The European Union will close its airspace to Russia, attempting to further isolate President Vladimir Putin after he ordered his troops to invade neighboring Ukraine.
The collective action applies to any plane owned, chartered or otherwise controlled by a Russian person, European Commission President Ursula von der Leyen said Sunday in announcing the measure.
“So let me be clear,” she told reporters in Brussels. “Our airspace will be closed to every Russian plane, and that includes the private jets of oligarchs.”
The move is part of an array of measures, from sanctions to flight bans to sending aid to Ukraine, being unfurled by Western nations to punish Putin, pressure those closest to him and persuade him to back down.
The EU’s biggest members, including France and Germany, barred Russian planes earlier. Airlines on both sides of the divide were already feeling the effects of reciprocal measures that, if they stand, will set operating conditions back decades — hearkening back to Cold War-era prohibitions on Western flights across Siberia.
Aeroflot’s direct access to points west has been walled off, forcing the national flag carrier to veer far to the north or south. Moscow responded by blocking access to Russian airspace — a key pathway for long-haul journeys with Asia — for airlines from the U.K. and a number of European countries in retaliation.
This, along with EU sanctions on aircraft parts, forced some to suspend flights to Russia and through it to destinations like Shanghai, Seoul and Hong Kong.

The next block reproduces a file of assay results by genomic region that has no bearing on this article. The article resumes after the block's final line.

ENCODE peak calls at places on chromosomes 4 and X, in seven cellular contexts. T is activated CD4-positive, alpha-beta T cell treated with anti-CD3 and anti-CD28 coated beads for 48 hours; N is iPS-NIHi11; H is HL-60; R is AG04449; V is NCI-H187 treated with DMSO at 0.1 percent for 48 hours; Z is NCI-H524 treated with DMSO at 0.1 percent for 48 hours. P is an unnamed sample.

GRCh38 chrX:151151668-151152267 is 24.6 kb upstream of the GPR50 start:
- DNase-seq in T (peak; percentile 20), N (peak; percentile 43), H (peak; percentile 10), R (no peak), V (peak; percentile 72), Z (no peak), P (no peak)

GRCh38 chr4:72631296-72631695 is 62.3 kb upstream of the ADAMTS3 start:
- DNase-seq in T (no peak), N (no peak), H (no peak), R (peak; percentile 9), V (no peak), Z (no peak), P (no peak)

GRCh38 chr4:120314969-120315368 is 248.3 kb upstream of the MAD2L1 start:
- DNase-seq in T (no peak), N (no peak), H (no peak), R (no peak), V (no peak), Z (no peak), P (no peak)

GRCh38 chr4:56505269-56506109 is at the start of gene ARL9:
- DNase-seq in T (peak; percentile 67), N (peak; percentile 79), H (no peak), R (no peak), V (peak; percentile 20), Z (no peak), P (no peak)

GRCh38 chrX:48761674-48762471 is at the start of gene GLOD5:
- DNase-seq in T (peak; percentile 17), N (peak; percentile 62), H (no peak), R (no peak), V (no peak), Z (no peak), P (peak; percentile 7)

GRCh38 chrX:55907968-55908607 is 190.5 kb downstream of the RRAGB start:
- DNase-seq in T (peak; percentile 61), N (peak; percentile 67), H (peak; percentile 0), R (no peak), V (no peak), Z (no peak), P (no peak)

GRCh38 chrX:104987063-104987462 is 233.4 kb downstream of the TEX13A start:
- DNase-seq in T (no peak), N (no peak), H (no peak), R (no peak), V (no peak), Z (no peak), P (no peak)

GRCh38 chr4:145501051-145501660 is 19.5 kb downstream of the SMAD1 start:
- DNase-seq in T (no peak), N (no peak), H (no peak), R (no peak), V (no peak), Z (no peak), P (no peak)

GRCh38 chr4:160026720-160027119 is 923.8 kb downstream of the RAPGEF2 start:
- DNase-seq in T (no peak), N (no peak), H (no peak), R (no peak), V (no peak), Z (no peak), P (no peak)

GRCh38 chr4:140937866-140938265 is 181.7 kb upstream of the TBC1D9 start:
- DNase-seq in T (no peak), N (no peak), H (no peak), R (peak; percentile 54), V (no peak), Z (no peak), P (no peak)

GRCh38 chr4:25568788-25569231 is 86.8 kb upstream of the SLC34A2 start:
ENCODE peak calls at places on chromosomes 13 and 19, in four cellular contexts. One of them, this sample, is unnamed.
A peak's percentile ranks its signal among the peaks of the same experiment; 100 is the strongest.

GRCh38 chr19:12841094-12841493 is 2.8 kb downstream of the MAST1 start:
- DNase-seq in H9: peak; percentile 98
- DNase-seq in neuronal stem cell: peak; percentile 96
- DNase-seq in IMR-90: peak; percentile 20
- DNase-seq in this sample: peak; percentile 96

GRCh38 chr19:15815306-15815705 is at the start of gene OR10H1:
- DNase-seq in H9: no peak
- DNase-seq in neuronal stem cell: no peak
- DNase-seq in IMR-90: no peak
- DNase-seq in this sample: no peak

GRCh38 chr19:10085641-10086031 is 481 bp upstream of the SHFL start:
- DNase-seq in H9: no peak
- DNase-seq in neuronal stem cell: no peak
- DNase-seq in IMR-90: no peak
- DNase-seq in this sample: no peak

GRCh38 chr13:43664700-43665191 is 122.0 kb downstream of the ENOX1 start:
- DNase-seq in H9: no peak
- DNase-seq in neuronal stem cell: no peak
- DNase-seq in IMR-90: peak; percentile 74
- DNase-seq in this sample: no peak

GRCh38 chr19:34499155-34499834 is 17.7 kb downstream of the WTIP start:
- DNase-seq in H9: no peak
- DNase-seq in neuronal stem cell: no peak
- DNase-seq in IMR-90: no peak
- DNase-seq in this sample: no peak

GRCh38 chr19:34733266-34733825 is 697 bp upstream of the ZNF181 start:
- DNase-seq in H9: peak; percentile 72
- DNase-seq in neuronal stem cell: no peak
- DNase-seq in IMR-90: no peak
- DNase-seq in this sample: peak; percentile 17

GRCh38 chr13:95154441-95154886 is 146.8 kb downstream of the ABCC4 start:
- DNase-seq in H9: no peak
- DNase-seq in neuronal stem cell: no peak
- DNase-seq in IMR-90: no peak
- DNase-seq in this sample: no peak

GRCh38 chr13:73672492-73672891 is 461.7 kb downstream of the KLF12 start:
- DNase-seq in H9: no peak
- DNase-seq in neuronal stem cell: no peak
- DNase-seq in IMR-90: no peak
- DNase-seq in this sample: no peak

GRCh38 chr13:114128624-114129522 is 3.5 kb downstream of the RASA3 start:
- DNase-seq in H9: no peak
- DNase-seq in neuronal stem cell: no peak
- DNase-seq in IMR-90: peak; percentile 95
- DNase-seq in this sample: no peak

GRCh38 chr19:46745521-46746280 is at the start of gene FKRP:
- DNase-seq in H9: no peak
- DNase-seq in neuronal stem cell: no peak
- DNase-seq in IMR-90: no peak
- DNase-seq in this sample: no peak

Air France and Finnair Oyj were among the carriers suspending flights to Asia. The French carrier said it was studying alternatives to restore service while avoiding Russian airspace. Finnair cited the extra time and fuel cost.
“For many of our North-East Asia flights, rerouting would mean considerably longer flight time, and operations would not be economically feasible,” the Scandinavian carrier said.
EU companies are barred from insuring Russian planes and technologies, Adina Valean, the bloc’s transport commissioner, said on Twitter. Aircraft goods and technology, including spare parts and repairs, are also covered, she said.
Economic repercussions for carriers have quickly stacked up.
Virgin Atlantic Airways Ltd. on Friday suspended a cargo-only route from London Heathrow to Shanghai, in one example of how the actions could filter out beyond airlines to have a broader impact on business activity.
The Dutch arm of Air France-KLM, Deutsche Lufthansa AG and Hungarian discounter Wizz Air Holdings Plc each said they would halt flights to or from Russia for seven days.
KLM cited the EU sanctions barring aircraft parts being sent to Russia, even for its own planes.
“This means KLM can no longer guarantee that flights to Russia or passing over Russian territory can return safely,” the airline said. Wizz also cited the ban on spare parts.
Four Wizz aircraft remain stranded in Ukraine, and with its home airspace closed, Ukraine International Airlines extended a flight suspension through March 23.
Carriers and aircraft leasing firms were also assessing how sanctions such as potential bans on Russia from the SWIFT international payments system might affect aircraft access and the ability to fly.
Scores of leased aircraft operated by Aeroflot and other Russian carriers may be vulnerable to repossession, according to analysts at aviation advisory IBA.
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